Ohio Dog Bite Laws
Being bitten by a dog can be a frightening experience. It can even subject you to a disease like rabies. Fortunately, dog bite victims may receive compensation for their injuries by filing a civil lawsuit. The liability of the dog's owner depends on the state law where the incident occurred.
Some states require dog owners to be on notice for a dog's predilection for danger and other states like In Ohio, a dog 's owner is strictly liable for every bite that the dog inflicts on another, including the first bite; the owner is liable without the plaintiff having to prove fault or negligence.
After a dog has bitten someone, or has otherwise attacked an individual, the dog must be registered as a "dangerous dog." Once a dog is classified as dangerous, specific restrictions apply.
Requirements for "Dangerous Dogs"
If you're in possession of a dog that's been determined to be a "dangerous dog," the following requirements must be met:
- It must always be kept on a leash shorter than 6 feet (except when hunting);
- It must be kept in a locked cage or locked yard;
- It must be registered with the county auditor; and
- It must always wear a tag that contains a dangerous dog designation.
Ohio Dog Bite Laws at a Glance
Although an attorney can best handle the interpretation of a statute, a plain language guide to the statutes can be a useful introduction to the law. The chart below provides a concise overview of Ohio dog bite laws.
Ohio Revised Statutes:
Causes of Action and Defendants
Causes of Action
The dog bite lawsuit is based either on a theory of "negligence" (where the plaintiff must show that the dog owner didn't use reasonable care in preventing the dog bite and their inability to do so resulted in the plaintiff's injury) or "strict liability" where the defendant is liable based on the mere fact that their dog bit someone.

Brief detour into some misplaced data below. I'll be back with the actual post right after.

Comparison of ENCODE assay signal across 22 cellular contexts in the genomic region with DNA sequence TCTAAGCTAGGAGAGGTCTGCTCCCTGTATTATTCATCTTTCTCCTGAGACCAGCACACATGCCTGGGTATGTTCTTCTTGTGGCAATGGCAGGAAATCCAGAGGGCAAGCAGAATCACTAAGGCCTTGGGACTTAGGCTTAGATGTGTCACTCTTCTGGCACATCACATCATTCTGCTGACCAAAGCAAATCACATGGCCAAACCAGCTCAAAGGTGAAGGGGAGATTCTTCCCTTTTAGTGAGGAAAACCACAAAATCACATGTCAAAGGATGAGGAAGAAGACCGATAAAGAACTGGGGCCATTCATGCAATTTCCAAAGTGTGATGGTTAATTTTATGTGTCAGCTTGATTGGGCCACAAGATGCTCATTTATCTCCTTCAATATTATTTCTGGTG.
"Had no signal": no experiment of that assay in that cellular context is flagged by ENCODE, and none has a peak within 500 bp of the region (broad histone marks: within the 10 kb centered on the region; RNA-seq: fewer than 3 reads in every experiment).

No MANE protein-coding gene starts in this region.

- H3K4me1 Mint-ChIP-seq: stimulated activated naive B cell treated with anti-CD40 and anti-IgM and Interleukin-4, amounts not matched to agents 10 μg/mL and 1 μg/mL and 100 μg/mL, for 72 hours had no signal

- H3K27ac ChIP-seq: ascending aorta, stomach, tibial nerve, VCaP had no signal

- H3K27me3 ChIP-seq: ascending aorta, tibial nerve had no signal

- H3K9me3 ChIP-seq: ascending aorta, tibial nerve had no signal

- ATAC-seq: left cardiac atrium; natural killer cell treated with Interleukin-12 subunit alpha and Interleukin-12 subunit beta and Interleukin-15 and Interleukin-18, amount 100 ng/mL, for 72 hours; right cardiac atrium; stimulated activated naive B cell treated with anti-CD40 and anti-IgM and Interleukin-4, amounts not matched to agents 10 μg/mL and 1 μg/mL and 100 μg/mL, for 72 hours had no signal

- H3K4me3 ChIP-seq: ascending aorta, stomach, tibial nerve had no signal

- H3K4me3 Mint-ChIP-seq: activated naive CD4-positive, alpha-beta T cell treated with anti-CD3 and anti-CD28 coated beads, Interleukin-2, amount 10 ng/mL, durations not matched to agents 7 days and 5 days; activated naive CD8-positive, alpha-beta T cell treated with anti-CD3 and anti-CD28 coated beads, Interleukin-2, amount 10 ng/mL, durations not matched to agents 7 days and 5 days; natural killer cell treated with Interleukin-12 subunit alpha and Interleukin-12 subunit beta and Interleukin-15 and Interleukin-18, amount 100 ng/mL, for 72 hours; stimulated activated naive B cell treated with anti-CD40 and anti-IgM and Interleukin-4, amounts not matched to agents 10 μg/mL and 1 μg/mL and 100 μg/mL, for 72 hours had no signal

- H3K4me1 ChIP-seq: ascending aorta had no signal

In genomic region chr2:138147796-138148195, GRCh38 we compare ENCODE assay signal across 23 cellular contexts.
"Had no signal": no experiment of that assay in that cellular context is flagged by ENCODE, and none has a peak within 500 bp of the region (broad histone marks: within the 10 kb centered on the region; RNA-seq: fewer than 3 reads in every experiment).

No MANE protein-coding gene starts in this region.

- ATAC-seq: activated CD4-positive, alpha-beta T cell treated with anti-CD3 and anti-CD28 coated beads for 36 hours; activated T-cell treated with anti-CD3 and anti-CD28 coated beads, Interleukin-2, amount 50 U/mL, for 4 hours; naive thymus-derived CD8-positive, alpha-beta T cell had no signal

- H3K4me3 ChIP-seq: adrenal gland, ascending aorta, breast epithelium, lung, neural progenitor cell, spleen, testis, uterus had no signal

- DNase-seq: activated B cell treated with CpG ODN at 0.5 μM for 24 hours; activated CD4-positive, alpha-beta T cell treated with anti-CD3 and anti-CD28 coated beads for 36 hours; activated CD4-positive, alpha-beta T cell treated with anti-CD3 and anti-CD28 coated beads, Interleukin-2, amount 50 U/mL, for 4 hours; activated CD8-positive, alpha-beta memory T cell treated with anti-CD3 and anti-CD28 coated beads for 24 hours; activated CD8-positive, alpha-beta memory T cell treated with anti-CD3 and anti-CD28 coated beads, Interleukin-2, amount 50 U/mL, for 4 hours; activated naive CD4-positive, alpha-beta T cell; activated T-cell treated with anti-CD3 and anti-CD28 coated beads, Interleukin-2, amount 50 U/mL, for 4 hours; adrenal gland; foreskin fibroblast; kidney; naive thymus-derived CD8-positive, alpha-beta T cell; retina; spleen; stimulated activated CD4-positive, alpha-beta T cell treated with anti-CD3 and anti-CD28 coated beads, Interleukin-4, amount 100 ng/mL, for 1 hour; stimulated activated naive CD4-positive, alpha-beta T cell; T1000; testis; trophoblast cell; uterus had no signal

In many cases, the defendant is likely the dog owner. However, under Ohio law, any owner, harborer (a person who controls the dog's home), or keeper of a dog is liable for any injury caused by a dog if the following conditions apply:
For negligence only: If plaintiff can show that the owner acted with gross negligence.
The statute of limitations for receiving compensation is 2 years. It begins running from the date that the dog bit occurred.
Note: State laws are always subject to change through the passage of new legislation, rulings in the higher courts (including federal decisions), ballot initiatives, and other means. While we strive to provide the most current information available, please consult an attorney or conduct your own legal research to verify the state law(s) you are researching.
Ohio Dog Bite Laws: Related Resources
- Ohio Civil Statute of Limitations Laws
- Ohio Negligence Laws
- Does the Type of Animal Affect a Bite Injury Case?
Questions about Ohio Dog Bite Laws? Get Answers from an Attorney
If you've been bitten by a dog, you may be able to recover damages for your injuries. Discover how Ohio's dog bite laws impact your situation by talking with an experienced Ohio personal injury attorney located near you.
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